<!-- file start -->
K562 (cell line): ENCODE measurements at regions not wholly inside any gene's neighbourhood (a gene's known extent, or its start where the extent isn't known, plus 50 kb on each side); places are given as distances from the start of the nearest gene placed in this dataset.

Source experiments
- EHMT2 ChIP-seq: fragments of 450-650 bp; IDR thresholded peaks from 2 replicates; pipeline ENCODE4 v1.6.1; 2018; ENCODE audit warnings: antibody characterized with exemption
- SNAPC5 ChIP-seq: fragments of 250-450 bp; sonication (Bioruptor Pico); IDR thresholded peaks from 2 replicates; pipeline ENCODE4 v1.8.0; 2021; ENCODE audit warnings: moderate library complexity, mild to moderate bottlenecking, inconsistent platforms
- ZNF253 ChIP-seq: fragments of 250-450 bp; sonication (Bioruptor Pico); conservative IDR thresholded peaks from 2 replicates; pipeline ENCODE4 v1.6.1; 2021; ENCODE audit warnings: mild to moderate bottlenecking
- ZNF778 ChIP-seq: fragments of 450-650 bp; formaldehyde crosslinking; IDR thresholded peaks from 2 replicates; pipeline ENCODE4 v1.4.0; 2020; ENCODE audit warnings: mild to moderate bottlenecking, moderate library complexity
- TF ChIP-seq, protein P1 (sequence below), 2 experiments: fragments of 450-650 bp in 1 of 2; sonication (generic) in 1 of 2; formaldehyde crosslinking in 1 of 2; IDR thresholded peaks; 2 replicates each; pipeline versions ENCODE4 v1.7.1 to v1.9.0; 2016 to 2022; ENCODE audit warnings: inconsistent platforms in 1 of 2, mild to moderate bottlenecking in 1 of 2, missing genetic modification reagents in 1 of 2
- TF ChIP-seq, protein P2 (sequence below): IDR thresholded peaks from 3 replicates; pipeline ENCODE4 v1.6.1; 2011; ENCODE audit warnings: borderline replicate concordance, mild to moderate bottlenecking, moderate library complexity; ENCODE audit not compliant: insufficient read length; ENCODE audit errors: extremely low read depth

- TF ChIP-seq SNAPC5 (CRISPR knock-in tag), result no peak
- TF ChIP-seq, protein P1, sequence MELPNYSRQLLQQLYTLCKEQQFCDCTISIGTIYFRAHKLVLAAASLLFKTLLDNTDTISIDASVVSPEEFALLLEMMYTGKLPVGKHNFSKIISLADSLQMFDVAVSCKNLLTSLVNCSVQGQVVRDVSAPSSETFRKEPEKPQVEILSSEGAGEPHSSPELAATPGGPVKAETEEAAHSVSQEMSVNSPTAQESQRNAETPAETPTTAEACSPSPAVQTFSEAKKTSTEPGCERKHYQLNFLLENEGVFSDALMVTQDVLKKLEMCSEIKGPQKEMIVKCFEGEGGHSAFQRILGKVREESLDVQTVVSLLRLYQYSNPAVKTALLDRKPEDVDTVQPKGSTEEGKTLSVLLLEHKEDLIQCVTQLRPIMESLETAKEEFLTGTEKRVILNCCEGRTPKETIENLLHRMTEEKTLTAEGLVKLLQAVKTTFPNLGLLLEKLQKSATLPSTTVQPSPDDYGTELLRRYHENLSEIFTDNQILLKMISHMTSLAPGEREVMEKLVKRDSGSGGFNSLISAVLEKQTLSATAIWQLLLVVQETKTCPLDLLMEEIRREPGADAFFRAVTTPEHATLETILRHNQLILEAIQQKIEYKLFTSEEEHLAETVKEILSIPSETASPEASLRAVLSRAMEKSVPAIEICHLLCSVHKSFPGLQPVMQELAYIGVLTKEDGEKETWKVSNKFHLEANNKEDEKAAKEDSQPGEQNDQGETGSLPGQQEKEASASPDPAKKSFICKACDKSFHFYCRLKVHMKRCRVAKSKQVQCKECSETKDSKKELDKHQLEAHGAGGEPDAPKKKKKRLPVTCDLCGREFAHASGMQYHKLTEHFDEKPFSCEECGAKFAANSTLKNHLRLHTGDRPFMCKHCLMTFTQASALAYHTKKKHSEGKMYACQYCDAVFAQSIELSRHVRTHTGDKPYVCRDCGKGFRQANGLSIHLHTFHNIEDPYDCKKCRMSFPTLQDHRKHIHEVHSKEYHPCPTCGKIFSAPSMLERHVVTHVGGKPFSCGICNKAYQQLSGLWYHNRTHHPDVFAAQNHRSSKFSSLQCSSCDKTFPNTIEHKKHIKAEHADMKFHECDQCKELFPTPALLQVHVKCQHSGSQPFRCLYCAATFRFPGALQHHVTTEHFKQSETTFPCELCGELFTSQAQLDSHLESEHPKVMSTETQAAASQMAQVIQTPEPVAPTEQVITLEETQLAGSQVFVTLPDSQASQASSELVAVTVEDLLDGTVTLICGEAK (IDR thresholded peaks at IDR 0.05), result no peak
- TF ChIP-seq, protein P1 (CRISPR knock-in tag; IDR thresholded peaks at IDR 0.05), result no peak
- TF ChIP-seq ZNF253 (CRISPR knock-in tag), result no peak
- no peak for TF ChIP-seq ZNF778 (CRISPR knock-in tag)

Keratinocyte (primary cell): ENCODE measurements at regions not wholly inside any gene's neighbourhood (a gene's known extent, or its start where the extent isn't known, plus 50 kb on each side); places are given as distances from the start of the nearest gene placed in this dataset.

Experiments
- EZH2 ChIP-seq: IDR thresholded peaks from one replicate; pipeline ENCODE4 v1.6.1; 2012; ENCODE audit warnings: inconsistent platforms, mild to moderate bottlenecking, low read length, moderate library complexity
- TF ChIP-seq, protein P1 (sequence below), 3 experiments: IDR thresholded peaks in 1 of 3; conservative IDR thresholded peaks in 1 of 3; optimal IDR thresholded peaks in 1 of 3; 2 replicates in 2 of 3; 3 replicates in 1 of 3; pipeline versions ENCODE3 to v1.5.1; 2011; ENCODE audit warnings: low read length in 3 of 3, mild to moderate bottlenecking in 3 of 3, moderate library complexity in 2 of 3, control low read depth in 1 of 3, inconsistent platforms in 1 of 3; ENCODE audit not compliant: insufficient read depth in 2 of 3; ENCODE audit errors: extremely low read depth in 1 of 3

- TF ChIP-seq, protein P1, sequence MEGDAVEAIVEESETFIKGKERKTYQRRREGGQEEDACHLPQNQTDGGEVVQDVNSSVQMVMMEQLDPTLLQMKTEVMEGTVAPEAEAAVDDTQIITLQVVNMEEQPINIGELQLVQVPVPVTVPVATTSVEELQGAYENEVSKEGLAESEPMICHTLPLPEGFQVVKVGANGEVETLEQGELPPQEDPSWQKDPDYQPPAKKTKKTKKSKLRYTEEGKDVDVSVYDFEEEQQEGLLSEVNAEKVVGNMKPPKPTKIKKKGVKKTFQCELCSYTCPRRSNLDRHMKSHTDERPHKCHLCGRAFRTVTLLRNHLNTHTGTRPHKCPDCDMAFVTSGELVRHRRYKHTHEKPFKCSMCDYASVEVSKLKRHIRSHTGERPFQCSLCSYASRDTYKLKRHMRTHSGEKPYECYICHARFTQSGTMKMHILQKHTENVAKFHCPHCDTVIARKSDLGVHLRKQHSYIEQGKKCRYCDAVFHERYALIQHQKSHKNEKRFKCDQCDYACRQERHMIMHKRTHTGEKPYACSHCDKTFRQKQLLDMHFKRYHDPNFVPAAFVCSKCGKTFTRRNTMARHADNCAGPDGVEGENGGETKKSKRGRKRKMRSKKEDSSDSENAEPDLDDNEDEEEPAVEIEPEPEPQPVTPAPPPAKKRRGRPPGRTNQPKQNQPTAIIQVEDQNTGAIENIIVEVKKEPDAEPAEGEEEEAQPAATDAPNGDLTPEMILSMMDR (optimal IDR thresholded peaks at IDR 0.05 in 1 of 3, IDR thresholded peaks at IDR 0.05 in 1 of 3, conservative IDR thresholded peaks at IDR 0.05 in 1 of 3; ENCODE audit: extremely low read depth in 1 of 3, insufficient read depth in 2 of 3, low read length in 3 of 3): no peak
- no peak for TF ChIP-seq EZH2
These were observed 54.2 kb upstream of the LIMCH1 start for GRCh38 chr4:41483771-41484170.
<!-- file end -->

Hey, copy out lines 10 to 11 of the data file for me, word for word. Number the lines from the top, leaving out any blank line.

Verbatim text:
- TF ChIP-seq, protein P1, sequence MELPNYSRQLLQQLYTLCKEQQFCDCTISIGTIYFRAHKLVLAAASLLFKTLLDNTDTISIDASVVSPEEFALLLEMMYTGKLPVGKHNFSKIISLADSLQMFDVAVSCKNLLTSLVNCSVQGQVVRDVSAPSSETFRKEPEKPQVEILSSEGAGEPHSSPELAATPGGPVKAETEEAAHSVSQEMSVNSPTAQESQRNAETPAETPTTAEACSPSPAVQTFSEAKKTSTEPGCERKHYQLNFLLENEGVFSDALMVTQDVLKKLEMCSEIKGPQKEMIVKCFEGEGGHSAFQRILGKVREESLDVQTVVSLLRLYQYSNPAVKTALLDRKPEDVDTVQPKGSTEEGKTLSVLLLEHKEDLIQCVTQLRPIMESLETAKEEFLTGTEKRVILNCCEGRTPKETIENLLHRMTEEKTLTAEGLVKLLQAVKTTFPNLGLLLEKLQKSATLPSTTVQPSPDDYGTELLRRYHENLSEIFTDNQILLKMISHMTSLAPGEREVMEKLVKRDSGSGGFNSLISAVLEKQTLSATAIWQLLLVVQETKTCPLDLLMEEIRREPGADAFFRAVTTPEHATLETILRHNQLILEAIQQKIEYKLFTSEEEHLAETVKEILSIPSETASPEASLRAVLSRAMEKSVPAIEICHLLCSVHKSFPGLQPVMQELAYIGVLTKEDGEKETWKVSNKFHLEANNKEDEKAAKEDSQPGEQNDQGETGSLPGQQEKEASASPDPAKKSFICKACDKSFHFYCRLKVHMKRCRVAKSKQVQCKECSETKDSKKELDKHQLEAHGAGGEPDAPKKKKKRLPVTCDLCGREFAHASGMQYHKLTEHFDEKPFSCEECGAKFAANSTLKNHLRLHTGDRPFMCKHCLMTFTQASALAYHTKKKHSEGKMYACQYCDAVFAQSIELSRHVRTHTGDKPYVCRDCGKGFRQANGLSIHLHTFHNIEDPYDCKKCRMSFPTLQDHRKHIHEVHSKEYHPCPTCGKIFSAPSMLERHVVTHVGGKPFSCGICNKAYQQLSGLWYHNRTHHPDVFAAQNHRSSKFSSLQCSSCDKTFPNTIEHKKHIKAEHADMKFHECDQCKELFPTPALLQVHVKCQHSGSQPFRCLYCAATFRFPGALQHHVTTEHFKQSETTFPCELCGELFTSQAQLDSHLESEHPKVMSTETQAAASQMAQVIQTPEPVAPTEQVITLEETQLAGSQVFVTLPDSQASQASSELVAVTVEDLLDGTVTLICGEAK (IDR thresholded peaks at IDR 0.05), result no peak
- TF ChIP-seq, protein P1 (CRISPR knock-in tag; IDR thresholded peaks at IDR 0.05), result no peak